In the end what happens happens, the status quo is unsustainable, and I hope that the future is better, though I am not overwhelmingly hopeful.

  2. How do you even hedge when the instruments that are floating in the financial system are too complicated to be easily understood?

    He’s giving a simplified example with the FX thingies he’s playing with, but from my other readings, his point is generally sound. We no longer live in an era when even honest hedging cannot fail, so perhaps a more thorough reform of the financial system is required.

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  7. “We regulate any stealing off this property. And we’re damn good too. But you can’t be any geek off [Wall] street, gotta be handy with the steel, if you know what I mean, earn your keep.”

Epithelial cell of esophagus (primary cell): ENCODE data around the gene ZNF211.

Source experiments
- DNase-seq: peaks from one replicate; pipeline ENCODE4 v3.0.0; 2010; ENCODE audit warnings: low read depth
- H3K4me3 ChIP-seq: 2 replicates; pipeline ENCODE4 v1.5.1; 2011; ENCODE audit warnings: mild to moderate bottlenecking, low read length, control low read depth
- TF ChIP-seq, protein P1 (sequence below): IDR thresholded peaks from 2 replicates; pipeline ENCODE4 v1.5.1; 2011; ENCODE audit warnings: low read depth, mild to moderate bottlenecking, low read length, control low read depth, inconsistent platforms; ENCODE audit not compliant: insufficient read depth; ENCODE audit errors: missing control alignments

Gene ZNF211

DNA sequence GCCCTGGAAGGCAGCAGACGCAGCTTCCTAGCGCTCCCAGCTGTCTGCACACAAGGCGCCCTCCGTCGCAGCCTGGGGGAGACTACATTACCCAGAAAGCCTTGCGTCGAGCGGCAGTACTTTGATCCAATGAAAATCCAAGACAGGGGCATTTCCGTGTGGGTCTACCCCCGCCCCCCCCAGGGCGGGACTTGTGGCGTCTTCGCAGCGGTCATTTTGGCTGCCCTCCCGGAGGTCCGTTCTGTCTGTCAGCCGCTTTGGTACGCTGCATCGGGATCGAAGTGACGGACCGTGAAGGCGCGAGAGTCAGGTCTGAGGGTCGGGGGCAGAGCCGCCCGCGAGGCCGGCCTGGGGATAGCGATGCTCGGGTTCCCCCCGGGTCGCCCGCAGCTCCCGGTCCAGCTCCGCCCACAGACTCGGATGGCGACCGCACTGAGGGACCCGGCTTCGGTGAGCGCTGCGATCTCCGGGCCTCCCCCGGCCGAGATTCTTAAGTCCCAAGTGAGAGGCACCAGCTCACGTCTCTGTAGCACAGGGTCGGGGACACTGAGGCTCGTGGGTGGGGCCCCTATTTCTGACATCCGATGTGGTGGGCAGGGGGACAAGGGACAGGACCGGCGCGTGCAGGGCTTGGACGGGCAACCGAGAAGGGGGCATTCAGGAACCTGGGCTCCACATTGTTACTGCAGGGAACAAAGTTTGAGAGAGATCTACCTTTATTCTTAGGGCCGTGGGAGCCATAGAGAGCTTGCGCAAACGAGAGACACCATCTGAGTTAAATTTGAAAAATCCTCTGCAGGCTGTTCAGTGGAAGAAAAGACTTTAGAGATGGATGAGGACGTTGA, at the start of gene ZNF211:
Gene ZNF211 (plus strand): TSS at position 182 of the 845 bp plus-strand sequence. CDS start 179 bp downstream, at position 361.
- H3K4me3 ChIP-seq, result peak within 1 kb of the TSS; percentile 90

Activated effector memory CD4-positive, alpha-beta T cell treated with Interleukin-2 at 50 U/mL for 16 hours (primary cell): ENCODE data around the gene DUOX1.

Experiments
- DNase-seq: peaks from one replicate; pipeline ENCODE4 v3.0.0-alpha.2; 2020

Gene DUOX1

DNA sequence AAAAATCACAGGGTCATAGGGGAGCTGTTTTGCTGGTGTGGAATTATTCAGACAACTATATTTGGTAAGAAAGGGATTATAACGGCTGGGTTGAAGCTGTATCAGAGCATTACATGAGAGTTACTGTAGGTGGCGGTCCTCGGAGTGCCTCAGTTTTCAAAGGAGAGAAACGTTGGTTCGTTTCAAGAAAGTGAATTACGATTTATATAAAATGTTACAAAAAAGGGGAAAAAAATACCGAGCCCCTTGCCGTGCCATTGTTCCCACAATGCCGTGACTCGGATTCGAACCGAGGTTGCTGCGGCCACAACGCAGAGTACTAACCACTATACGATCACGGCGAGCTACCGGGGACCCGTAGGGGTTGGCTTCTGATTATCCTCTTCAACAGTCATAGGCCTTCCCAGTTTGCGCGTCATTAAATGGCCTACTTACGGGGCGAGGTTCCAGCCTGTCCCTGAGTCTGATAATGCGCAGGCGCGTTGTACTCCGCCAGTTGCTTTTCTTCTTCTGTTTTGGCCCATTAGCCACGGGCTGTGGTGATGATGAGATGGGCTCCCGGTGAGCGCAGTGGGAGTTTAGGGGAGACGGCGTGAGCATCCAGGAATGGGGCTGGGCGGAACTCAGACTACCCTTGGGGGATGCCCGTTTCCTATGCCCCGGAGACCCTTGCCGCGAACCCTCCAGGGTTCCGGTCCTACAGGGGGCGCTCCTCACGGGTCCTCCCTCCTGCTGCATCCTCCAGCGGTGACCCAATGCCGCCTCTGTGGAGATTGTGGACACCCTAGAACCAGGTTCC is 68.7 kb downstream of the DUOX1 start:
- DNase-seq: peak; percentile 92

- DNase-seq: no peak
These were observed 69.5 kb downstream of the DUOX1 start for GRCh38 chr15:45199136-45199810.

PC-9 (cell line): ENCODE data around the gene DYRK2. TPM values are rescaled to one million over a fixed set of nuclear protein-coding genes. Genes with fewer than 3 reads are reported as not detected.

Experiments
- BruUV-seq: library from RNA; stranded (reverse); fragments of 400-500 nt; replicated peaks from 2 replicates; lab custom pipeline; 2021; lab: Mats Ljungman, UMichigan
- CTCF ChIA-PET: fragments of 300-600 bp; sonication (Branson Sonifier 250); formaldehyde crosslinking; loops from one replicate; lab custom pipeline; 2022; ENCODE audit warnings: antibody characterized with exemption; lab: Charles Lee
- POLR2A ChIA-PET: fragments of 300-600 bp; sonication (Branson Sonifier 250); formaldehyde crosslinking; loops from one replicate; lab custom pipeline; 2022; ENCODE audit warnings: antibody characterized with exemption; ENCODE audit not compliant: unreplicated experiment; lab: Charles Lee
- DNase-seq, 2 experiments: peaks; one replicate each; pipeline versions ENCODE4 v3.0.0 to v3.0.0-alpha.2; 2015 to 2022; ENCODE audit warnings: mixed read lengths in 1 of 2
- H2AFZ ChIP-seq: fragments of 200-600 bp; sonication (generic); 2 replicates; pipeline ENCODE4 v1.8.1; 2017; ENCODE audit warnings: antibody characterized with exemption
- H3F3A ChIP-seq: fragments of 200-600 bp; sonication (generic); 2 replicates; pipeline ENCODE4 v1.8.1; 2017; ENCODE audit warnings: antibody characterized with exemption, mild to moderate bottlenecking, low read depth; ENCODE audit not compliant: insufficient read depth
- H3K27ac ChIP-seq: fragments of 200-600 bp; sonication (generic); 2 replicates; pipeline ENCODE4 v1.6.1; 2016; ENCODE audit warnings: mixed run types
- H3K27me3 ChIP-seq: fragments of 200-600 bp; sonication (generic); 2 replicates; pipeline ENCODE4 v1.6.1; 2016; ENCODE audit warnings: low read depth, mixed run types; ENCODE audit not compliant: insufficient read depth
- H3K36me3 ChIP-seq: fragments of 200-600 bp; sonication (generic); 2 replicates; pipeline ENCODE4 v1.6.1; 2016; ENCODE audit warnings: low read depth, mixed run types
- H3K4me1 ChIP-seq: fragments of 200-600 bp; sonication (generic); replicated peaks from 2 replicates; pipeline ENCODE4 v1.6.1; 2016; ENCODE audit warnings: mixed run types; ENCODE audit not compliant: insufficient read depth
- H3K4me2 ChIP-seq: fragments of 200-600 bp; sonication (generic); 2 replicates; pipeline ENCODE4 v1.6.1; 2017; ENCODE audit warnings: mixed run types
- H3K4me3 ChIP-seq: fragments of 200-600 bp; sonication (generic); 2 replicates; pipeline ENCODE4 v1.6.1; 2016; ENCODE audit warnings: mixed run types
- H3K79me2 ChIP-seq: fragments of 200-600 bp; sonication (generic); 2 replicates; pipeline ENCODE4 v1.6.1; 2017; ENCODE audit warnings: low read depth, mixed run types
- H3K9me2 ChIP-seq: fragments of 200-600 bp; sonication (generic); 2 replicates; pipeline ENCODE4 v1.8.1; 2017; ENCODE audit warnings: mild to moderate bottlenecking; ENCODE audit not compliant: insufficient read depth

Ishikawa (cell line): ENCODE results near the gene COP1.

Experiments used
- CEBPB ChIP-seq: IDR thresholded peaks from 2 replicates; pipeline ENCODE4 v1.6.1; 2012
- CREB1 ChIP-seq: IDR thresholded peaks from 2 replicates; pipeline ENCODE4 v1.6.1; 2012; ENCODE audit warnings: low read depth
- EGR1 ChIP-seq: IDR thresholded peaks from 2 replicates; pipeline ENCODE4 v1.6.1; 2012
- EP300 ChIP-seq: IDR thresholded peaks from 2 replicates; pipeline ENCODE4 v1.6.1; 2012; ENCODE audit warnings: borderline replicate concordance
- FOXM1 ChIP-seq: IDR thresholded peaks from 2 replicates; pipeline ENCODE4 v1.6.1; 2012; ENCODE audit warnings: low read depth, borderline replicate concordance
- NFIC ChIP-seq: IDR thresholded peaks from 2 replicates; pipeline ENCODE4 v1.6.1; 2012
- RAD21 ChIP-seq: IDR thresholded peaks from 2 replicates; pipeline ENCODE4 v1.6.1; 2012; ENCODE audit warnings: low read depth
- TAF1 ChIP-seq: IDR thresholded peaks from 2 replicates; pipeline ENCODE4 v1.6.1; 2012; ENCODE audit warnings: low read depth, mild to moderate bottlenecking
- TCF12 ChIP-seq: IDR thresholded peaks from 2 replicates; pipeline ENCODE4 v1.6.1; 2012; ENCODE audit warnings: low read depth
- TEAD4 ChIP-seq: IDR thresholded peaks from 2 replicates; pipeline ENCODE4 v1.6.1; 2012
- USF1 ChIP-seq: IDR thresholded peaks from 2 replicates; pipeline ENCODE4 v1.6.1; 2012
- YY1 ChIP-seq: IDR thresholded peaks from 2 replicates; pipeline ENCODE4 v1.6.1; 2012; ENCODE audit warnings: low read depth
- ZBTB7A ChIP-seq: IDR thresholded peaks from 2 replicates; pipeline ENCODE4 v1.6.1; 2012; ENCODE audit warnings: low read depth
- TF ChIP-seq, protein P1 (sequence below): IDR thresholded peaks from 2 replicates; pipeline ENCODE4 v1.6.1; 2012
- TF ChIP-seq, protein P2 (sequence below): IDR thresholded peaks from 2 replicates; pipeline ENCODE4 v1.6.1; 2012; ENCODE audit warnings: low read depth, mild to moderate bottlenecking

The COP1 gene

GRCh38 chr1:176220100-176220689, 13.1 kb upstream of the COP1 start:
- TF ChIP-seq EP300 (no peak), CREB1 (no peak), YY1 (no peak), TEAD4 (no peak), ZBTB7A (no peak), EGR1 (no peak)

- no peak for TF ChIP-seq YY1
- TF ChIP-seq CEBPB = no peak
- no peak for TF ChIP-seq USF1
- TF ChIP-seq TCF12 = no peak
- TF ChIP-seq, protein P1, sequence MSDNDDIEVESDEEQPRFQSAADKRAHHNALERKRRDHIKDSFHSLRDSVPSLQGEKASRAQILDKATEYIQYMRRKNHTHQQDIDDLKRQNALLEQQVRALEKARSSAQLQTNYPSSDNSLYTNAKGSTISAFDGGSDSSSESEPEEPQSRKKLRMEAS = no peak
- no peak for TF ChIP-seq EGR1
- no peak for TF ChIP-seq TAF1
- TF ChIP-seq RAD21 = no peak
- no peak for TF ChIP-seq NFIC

This came from the movie Young Guns – it was the rule at the ranch that William Cody worked at before he became an outlaw.


    Richard Brewer: REGULATORS, MOUNT UP!

    Richard Brewer: Papers can’t do anything right.

    Charley Bowdre: Regulators, we regulate any stealing of his property and we damn good too. But you can’t be any geek off the street, gotta be handy with the steel if you know what I mean, earn your keep!

    Charley Bowdre: Did you know pigs is as smart as dogs? It’s true. I knew this guy in El Capitan who taught his pig to bark at strangers.

    Charley Bowdre: Hey, you ain’t no regulator, boy. You just stay here with the pork. They’re smarter than you anyway; you might learn something.

    Charley Bowdre: I’m not a pistoleer or a knifesmith like that greaser Chavez Chavez over there. I’m a pugilist.

    Charley Bowdre: It ain’t easy having pals.

    Chavez: Mexican-Indian, you son of a bitch.

    “Dirty Steve” Stephens: Did you guys see the size of that chicken?
    “Dirty Steve” Stevens: He ain’t all there, is he?

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  10. Pingback: Quote, May 15 2012 — If there’s no consequences for making mistakes, why try harder? | C Good's Things